Cook takes 54th in women’s biathlon pursuit
KRASNAYA POLYANA, Russia – Saranac Lake’s Annelies Cook placed 54th in the women’s 10-kilometer biathlon pursuit race Tuesday night at the fog-filled Laura Cross-Country and Biathlon Center.
Cook missed five shots – three prone and two standing – and finished in 36:30.9, nearly 7 minutes behind gold medalist Darya Domracheva of Belarus. Norway’s Tora Berger won silver, and Slovenia’s Teja Gregorin took the bronze.
“That wasn’t the most fun race of my life,” Cook said. “I just kind of felt like I was surviving. I was hoping to put together a good performance and just move up and see how I could do, but two misses and just kind of surviving on skis wasn’t enough for me at all.”
Cook said the spring-like conditions on the course were challenging, with deep, rutted snow that made the skiing very tricky.
The 29-year-old first-time Olympian has been battling respiratory problems in the last couple of days. She’s developed a hacking cough. Looking ahead to her next race, Friday’s 15-kilometer individual, Cook said her goals include “recovering, getting healthy … just reset the mentality and have a positive attitude.”
In the biathlon pursuit, women ski five 2-kilometer laps interspersed with four visits to the shooting range, two prone and two standing. For each missed target, the competitor must ski a 150-meter penalty loop. Start times are determined by how each athlete finished in Sunday’s sprint, and the first person to the finish line wins.
As the competitors skied the course Tuesday, the venue was slowly swallowed up by a thick fog, although it largely stayed out of the stadium until the very end of the race.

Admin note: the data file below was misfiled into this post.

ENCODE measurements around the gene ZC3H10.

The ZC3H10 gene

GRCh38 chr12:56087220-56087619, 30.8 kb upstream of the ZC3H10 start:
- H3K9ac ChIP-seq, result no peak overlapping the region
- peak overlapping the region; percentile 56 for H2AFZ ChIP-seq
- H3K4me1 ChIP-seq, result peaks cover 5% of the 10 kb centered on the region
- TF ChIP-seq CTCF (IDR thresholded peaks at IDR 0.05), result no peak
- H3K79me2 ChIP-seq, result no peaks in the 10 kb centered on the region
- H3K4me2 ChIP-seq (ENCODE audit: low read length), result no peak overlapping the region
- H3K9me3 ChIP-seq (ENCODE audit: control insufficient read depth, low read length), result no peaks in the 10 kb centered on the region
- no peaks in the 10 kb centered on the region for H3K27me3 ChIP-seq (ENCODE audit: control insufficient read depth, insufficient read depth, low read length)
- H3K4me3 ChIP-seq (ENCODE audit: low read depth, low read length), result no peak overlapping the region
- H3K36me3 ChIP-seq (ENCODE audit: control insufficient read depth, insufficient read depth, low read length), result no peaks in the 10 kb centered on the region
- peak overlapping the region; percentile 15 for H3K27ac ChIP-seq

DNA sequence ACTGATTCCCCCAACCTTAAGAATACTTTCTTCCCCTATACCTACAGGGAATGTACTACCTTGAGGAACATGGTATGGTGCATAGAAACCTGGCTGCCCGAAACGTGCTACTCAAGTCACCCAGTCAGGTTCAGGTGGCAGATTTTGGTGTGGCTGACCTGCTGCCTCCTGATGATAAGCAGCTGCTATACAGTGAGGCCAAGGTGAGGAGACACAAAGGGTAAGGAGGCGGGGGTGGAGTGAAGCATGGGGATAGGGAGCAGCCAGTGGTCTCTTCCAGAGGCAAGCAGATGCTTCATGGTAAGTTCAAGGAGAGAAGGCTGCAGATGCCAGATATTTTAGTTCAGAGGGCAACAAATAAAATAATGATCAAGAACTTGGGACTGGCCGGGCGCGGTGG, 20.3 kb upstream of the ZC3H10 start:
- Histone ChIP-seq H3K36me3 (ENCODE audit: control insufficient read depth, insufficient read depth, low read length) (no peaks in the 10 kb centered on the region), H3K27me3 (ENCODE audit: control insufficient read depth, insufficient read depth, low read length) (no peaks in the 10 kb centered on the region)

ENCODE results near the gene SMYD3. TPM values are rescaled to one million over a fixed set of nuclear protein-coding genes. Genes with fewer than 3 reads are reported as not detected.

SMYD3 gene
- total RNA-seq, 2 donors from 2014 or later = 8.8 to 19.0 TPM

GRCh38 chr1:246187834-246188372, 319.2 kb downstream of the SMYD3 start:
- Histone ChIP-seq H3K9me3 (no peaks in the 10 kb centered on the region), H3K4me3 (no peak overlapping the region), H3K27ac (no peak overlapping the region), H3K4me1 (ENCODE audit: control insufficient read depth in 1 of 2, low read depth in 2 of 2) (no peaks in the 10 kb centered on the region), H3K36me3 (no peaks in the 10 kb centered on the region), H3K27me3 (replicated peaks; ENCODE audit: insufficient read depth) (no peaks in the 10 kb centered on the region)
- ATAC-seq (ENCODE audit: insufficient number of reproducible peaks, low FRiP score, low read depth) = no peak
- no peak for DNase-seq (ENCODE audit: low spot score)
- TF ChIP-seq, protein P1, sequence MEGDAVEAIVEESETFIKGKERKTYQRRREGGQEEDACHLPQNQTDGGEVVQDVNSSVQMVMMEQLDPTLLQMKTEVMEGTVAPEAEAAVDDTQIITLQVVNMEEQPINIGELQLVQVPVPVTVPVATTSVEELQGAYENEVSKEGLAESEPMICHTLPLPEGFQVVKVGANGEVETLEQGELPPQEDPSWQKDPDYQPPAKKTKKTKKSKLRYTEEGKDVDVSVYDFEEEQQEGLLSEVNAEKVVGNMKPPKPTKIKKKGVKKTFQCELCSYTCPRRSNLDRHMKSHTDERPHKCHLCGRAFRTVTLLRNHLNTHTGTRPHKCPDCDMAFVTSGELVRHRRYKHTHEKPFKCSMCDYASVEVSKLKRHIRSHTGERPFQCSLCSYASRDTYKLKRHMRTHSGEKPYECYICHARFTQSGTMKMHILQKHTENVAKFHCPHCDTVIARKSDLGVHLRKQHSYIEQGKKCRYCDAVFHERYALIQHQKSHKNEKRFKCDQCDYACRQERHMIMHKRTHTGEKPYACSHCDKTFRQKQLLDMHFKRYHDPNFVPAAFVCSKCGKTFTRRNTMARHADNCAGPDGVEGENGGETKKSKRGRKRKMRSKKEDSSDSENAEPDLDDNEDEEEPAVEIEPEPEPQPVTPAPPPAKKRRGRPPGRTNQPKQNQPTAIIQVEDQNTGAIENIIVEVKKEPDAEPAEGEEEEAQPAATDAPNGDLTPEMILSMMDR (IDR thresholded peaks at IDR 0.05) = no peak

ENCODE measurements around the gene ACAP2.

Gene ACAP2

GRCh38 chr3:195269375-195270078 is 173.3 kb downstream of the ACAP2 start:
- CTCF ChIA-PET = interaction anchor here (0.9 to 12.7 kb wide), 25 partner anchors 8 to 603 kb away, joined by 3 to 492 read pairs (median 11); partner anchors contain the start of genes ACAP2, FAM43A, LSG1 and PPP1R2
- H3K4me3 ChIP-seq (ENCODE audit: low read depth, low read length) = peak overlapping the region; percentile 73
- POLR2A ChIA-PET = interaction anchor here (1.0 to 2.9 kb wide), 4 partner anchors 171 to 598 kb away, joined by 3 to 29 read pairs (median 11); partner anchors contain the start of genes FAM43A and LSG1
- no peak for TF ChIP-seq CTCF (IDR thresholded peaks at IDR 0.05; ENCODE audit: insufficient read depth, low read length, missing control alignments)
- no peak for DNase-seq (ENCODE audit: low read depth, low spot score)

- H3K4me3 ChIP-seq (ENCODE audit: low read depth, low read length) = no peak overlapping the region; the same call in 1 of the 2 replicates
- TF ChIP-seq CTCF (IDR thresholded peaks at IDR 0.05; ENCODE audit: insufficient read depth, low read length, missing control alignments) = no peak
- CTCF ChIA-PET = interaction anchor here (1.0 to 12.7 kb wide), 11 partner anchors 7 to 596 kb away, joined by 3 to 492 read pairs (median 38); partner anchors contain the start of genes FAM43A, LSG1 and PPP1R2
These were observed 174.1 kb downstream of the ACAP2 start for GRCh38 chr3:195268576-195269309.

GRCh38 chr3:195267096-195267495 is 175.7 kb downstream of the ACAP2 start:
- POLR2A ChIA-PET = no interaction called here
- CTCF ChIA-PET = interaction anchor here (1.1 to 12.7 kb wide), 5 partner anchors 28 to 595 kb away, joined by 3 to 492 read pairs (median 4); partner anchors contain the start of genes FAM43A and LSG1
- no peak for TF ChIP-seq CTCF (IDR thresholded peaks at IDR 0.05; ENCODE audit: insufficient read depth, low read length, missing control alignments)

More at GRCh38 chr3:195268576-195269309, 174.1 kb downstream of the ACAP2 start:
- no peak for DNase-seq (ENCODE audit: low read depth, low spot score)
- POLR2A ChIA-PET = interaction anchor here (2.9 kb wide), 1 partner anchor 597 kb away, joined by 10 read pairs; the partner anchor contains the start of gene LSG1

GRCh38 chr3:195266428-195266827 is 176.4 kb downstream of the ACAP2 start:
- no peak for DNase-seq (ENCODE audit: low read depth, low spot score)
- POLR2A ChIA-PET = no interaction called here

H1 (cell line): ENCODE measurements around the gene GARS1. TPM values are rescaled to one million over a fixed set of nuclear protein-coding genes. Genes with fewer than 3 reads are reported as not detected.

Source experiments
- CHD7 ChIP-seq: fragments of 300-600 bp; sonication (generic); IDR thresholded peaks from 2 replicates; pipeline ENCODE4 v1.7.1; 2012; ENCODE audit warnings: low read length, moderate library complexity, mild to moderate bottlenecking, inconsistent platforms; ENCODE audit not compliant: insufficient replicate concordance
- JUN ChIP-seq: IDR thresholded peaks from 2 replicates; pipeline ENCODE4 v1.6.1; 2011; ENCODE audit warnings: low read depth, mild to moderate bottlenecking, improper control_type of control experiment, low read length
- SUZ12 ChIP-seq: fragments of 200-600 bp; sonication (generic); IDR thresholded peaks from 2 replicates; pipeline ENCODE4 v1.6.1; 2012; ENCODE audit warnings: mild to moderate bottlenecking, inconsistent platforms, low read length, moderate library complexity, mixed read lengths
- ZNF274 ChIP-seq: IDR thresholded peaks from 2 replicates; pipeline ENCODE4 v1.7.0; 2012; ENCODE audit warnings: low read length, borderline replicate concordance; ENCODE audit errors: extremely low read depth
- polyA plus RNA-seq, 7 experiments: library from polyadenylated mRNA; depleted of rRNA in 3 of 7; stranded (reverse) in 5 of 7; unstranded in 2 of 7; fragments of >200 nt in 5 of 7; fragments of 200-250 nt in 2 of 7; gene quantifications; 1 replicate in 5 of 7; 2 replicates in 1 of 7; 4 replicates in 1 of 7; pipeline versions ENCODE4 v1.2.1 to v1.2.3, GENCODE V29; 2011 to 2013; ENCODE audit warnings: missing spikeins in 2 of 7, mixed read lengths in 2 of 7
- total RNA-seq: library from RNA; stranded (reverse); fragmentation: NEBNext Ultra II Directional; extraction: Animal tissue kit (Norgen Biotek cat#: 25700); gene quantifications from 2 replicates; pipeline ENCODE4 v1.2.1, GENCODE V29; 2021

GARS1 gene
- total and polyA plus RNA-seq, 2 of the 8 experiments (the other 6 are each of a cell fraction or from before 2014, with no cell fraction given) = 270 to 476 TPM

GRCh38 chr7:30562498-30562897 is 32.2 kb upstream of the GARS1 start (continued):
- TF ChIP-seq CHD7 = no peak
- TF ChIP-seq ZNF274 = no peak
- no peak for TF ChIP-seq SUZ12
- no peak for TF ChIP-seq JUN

“We’re lucky the fog didn’t stop the race midway through,” said Susan Dunklee of Barton, Vt., who was the top U.S. finisher in the pursuit. She missed four shots and claimed 18th place, with a time of 31:11.6, roughly 1:40 behind Domracheva. Dunklee lives part-time in Lake Placid while training.
As she did in Sunday’s pursuit, Dunklee came within a couple of missed shots of finding the podium. She was running in fifth place after the third round of shooting but missed three of five shots in her final stop at the range, forcing her to ski a trio of 150-meter penalty laps.
Dunklee said she didn’t realize how close she was to the race leaders until she entered the range that fourth time.
“I was sitting in fifth with two girls within two seconds ahead of me, and you start thinking, ‘What if?'” she said. “You can’t start thinking, ‘What if?’ So I tried to refocus. I hit the first shot, and that was a good sign. I don’t know what happened after that.”
Still, Dunklee was pleased with her performance.
“The cool thing is I know I can be there on a solid day, and that was not true in the past. We’ve got lots of races left. We’ll see what happens.”
In an effort to preserve the snowpack, sections of the course were chemically treated with a kind of salt that melts down, then dissolves and freezes the snow from the top and the bottom. But other sections weren’t treated. Dunklee said making the transition between salted and unsalted snow is like “going from skiing on ice cubes to skiing on mashed potatoes.”
Sara Studebaker of Boise, Idaho finished 51st with a time of 35:00.0 and five missed shots, three of which came in her first shooting sessions.
“If I could just not have done my first shooting, I would have been really good,” she quipped at the finish area. “I had three right away, and you just can’t come back from that.”